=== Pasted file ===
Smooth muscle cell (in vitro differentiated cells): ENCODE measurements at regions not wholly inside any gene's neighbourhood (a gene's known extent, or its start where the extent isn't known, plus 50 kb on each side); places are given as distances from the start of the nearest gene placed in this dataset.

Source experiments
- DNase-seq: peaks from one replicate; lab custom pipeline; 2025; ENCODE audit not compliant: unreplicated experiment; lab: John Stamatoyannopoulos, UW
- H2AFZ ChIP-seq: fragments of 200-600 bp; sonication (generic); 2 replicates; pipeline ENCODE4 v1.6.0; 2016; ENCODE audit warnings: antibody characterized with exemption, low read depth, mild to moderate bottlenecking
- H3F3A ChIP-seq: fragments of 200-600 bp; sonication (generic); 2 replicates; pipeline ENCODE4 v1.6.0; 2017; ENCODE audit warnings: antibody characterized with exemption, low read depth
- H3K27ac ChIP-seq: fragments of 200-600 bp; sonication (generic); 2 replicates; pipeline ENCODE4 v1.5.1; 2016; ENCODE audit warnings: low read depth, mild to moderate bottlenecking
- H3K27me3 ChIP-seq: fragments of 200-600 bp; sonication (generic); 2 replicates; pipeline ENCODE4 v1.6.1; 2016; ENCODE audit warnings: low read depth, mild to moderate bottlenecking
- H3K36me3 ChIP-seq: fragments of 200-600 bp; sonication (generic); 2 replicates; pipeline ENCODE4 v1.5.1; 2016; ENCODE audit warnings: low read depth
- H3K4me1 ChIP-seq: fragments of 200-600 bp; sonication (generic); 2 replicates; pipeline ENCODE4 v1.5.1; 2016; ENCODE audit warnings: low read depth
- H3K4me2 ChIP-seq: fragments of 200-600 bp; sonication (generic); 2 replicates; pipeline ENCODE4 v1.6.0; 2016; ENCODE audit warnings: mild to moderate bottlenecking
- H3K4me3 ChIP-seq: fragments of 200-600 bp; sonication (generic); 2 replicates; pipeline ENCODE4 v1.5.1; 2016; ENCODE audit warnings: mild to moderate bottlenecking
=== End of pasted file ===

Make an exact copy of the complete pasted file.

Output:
Smooth muscle cell (in vitro differentiated cells): ENCODE measurements at regions not wholly inside any gene's neighbourhood (a gene's known extent, or its start where the extent isn't known, plus 50 kb on each side); places are given as distances from the start of the nearest gene placed in this dataset.

Source experiments
- DNase-seq: peaks from one replicate; lab custom pipeline; 2025; ENCODE audit not compliant: unreplicated experiment; lab: John Stamatoyannopoulos, UW
- H2AFZ ChIP-seq: fragments of 200-600 bp; sonication (generic); 2 replicates; pipeline ENCODE4 v1.6.0; 2016; ENCODE audit warnings: antibody characterized with exemption, low read depth, mild to moderate bottlenecking
- H3F3A ChIP-seq: fragments of 200-600 bp; sonication (generic); 2 replicates; pipeline ENCODE4 v1.6.0; 2017; ENCODE audit warnings: antibody characterized with exemption, low read depth
- H3K27ac ChIP-seq: fragments of 200-600 bp; sonication (generic); 2 replicates; pipeline ENCODE4 v1.5.1; 2016; ENCODE audit warnings: low read depth, mild to moderate bottlenecking
- H3K27me3 ChIP-seq: fragments of 200-600 bp; sonication (generic); 2 replicates; pipeline ENCODE4 v1.6.1; 2016; ENCODE audit warnings: low read depth, mild to moderate bottlenecking
- H3K36me3 ChIP-seq: fragments of 200-600 bp; sonication (generic); 2 replicates; pipeline ENCODE4 v1.5.1; 2016; ENCODE audit warnings: low read depth
- H3K4me1 ChIP-seq: fragments of 200-600 bp; sonication (generic); 2 replicates; pipeline ENCODE4 v1.5.1; 2016; ENCODE audit warnings: low read depth
- H3K4me2 ChIP-seq: fragments of 200-600 bp; sonication (generic); 2 replicates; pipeline ENCODE4 v1.6.0; 2016; ENCODE audit warnings: mild to moderate bottlenecking
- H3K4me3 ChIP-seq: fragments of 200-600 bp; sonication (generic); 2 replicates; pipeline ENCODE4 v1.5.1; 2016; ENCODE audit warnings: mild to moderate bottlenecking